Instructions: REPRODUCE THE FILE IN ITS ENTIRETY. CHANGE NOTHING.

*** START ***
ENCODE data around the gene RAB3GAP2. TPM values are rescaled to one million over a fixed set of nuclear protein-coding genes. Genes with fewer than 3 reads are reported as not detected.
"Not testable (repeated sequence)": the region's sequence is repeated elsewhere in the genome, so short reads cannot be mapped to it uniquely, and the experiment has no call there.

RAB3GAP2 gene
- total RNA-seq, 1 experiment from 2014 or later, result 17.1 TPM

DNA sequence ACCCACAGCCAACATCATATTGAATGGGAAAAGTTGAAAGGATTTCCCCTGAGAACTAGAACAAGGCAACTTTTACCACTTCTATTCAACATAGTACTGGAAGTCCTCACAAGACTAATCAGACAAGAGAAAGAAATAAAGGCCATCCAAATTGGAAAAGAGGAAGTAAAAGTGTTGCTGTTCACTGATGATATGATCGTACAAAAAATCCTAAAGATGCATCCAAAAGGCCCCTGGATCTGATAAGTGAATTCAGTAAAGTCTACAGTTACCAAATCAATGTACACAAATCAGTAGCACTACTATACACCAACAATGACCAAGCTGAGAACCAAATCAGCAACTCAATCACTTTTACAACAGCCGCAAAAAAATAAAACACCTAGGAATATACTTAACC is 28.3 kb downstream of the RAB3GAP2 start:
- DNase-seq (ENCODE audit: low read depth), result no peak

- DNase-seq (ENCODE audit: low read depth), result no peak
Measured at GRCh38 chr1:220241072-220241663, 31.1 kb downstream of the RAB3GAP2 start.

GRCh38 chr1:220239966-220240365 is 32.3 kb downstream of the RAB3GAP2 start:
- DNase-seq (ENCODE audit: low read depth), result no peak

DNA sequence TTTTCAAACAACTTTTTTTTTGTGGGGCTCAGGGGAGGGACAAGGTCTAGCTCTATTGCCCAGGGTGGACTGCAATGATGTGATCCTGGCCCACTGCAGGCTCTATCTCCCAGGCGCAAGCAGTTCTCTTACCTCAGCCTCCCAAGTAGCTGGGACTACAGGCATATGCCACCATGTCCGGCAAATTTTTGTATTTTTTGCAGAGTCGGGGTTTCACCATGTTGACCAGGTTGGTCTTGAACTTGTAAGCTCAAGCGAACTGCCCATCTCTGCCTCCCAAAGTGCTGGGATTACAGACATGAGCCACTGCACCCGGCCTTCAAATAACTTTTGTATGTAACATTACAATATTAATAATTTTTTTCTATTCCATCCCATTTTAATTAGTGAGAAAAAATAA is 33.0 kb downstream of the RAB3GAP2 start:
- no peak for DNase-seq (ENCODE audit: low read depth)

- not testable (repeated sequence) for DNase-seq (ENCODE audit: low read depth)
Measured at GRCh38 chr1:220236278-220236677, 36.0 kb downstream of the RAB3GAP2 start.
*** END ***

ENCODE data around the gene RAB3GAP2. TPM values are rescaled to one million over a fixed set of nuclear protein-coding genes. Genes with fewer than 3 reads are reported as not detected.
"Not testable (repeated sequence)": the region's sequence is repeated elsewhere in the genome, so short reads cannot be mapped to it uniquely, and the experiment has no call there.

RAB3GAP2 gene
- total RNA-seq, 1 experiment from 2014 or later, result 17.1 TPM

DNA sequence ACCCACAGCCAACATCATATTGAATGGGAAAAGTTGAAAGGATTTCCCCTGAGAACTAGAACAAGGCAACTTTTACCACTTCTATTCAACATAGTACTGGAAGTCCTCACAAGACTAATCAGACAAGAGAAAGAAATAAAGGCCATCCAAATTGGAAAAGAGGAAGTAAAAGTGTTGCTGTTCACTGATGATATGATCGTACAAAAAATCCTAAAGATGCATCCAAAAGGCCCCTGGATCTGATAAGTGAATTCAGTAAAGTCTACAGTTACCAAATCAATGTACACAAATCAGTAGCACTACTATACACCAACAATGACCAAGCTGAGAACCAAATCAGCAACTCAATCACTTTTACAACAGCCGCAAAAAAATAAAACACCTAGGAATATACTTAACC is 28.3 kb downstream of the RAB3GAP2 start:
- DNase-seq (ENCODE audit: low read depth), result no peak

- DNase-seq (ENCODE audit: low read depth), result no peak
Measured at GRCh38 chr1:220241072-220241663, 31.1 kb downstream of the RAB3GAP2 start.

GRCh38 chr1:220239966-220240365 is 32.3 kb downstream of the RAB3GAP2 start:
- DNase-seq (ENCODE audit: low read depth), result no peak

DNA sequence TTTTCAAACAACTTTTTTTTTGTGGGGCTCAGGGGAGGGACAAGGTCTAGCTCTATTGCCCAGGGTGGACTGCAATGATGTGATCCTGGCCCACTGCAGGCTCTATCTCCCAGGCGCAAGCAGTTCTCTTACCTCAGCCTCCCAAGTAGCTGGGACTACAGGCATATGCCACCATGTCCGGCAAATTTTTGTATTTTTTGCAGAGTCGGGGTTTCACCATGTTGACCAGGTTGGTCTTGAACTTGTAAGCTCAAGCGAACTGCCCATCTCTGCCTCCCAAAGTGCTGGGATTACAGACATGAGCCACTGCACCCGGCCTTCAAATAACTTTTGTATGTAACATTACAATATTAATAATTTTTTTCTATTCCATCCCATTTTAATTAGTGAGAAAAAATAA is 33.0 kb downstream of the RAB3GAP2 start:
- no peak for DNase-seq (ENCODE audit: low read depth)

- not testable (repeated sequence) for DNase-seq (ENCODE audit: low read depth)
Measured at GRCh38 chr1:220236278-220236677, 36.0 kb downstream of the RAB3GAP2 start.